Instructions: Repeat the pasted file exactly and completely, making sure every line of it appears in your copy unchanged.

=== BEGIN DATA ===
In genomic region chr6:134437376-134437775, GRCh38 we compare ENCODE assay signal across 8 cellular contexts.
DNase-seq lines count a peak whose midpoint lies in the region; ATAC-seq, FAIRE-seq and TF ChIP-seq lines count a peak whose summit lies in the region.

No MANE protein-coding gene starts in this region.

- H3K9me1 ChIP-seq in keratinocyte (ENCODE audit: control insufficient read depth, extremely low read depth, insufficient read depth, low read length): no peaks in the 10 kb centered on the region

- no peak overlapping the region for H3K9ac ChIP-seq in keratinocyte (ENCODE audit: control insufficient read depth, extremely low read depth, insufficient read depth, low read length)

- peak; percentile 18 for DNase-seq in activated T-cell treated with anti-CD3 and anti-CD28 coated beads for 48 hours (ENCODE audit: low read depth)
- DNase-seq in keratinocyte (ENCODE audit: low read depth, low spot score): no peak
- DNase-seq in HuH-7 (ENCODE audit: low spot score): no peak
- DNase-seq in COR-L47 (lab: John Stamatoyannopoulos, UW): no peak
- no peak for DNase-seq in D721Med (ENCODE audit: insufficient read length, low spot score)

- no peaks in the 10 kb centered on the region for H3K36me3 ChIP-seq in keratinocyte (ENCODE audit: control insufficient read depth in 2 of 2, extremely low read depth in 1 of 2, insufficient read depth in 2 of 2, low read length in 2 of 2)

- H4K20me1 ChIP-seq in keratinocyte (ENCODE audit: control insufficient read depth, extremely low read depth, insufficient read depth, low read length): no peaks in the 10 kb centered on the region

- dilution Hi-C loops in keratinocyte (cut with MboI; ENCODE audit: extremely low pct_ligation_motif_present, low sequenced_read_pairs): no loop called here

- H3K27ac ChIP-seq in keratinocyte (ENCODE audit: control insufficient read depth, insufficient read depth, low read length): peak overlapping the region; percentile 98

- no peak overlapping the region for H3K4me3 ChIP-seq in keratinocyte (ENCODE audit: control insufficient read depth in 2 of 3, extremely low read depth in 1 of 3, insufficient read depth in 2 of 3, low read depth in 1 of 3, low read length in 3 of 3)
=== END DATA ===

In genomic region chr6:134437376-134437775, GRCh38 we compare ENCODE assay signal across 8 cellular contexts.
DNase-seq lines count a peak whose midpoint lies in the region; ATAC-seq, FAIRE-seq and TF ChIP-seq lines count a peak whose summit lies in the region.

No MANE protein-coding gene starts in this region.

- H3K9me1 ChIP-seq in keratinocyte (ENCODE audit: control insufficient read depth, extremely low read depth, insufficient read depth, low read length): no peaks in the 10 kb centered on the region

- no peak overlapping the region for H3K9ac ChIP-seq in keratinocyte (ENCODE audit: control insufficient read depth, extremely low read depth, insufficient read depth, low read length)

- peak; percentile 18 for DNase-seq in activated T-cell treated with anti-CD3 and anti-CD28 coated beads for 48 hours (ENCODE audit: low read depth)
- DNase-seq in keratinocyte (ENCODE audit: low read depth, low spot score): no peak
- DNase-seq in HuH-7 (ENCODE audit: low spot score): no peak
- DNase-seq in COR-L47 (lab: John Stamatoyannopoulos, UW): no peak
- no peak for DNase-seq in D721Med (ENCODE audit: insufficient read length, low spot score)

- no peaks in the 10 kb centered on the region for H3K36me3 ChIP-seq in keratinocyte (ENCODE audit: control insufficient read depth in 2 of 2, extremely low read depth in 1 of 2, insufficient read depth in 2 of 2, low read length in 2 of 2)

- H4K20me1 ChIP-seq in keratinocyte (ENCODE audit: control insufficient read depth, extremely low read depth, insufficient read depth, low read length): no peaks in the 10 kb centered on the region

- dilution Hi-C loops in keratinocyte (cut with MboI; ENCODE audit: extremely low pct_ligation_motif_present, low sequenced_read_pairs): no loop called here

- H3K27ac ChIP-seq in keratinocyte (ENCODE audit: control insufficient read depth, insufficient read depth, low read length): peak overlapping the region; percentile 98

- no peak overlapping the region for H3K4me3 ChIP-seq in keratinocyte (ENCODE audit: control insufficient read depth in 2 of 3, extremely low read depth in 1 of 3, insufficient read depth in 2 of 3, low read depth in 1 of 3, low read length in 3 of 3)